Kids who love horses can get hands on at Tradewinds. Beginners’ Trailblazers Camp and intermediate Horsemasters Camp give kids aged 9 to 16 practical knowledge on taking care of horses, as well as riding. For kids 5 to 8, Junior Farmers Camp runs during June and offers hands-on experience with the animals in Tradewinds’ barnyard.

Aikido Camp at Florida Aikikai
Kids aged 5 to 15 can learn the Japanese martial art of Aikido in an active setting while also learning about Japanese culture, art and language (even anime!) at a camp that offers a fun, unique way to build skills and confidence.

School & Church Camps

American Heritage
General summer camp fun? Check. Theater camp? Check. Robotics camp? Check. Sports camp? Check. Whatever your child’s passion or interest, the highly ranked preparatory school has something to fit the bill.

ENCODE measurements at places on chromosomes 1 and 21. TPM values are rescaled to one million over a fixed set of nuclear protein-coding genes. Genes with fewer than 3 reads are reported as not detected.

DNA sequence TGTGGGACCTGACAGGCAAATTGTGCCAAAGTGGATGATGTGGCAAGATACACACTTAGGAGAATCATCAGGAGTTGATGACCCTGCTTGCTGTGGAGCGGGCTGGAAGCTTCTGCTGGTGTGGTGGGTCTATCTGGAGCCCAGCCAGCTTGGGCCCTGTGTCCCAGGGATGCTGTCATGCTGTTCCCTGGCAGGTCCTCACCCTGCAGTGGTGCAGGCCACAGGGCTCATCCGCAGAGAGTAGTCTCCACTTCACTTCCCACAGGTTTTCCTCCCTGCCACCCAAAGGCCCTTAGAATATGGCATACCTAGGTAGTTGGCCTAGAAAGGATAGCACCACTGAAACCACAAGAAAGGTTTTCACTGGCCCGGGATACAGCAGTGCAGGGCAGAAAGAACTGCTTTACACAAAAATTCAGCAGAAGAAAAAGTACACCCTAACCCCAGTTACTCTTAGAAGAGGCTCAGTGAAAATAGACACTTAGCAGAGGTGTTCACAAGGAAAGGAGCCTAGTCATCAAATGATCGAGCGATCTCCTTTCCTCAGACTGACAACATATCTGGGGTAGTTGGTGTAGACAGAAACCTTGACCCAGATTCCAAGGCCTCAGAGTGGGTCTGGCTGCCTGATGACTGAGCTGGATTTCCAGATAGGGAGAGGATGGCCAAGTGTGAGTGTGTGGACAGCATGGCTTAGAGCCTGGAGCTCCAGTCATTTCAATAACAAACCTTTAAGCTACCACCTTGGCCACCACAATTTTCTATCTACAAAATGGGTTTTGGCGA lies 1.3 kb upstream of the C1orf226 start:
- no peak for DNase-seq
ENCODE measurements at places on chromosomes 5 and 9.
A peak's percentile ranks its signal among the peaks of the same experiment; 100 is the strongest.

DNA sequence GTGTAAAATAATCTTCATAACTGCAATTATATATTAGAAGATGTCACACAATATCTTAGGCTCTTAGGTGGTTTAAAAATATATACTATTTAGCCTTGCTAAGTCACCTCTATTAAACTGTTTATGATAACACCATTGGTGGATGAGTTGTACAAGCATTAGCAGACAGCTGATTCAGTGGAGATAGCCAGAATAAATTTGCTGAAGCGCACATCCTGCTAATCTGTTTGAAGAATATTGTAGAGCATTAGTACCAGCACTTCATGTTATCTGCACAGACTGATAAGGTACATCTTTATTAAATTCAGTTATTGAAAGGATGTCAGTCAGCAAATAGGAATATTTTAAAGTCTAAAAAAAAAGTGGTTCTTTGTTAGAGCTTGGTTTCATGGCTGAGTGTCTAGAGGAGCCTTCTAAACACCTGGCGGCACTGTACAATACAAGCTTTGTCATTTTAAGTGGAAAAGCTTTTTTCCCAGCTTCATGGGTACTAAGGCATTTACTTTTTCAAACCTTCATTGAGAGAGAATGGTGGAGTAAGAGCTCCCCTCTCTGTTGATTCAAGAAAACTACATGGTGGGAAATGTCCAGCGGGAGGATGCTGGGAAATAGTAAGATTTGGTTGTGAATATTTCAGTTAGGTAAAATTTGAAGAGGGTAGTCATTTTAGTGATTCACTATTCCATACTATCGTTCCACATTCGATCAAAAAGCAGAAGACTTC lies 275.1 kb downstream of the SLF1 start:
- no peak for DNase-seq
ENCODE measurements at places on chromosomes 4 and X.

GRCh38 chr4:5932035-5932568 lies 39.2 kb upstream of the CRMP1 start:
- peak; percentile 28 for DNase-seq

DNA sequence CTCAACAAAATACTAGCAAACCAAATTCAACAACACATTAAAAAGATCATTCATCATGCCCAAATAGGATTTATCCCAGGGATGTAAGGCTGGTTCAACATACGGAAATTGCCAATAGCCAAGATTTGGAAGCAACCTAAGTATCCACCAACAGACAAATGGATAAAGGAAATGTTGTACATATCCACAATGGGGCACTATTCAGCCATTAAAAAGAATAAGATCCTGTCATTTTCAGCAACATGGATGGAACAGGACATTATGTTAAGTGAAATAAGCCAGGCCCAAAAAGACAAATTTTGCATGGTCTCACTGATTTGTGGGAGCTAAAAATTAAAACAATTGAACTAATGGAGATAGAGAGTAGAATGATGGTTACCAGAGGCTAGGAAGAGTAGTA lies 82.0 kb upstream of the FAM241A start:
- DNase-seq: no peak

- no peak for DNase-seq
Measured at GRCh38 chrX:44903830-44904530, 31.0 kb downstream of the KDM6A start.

Camp WA
Westminster Academy offers general-activity camps for toddlers up to elementary-school aged children. For older kids they have specialized sports camps for a range of sports, drama camp and sewing camp.

Christ Church Summer Camp
The church just off Commercial Boulevard offers well-rounded fun for kids aged three to graduating sixth graders, including morning and after-care. Campers should pack bathing suits as watery fun is usually part of the day.

Coach Marty’s All-Star Camps, Cardinal Gibbons High School
Coach Marty Seidlin led the Cardinal Gibbons boys basketlball team to its first state championship in 2015, and he brings that knowledge to boys and girls aged 4 to 15. A football camp for boys aged 9 to 15 features Gibbons coaches, several of whom played Division I college football.

Pine Crest School Summer Camps
The elite preparatory school offers everything from a general day camp, sports (basketball, baseball, swimming/diving, rowing/crew, tennis and volleyball), fine arts and, for kids in grades K through 3, coding and robotics.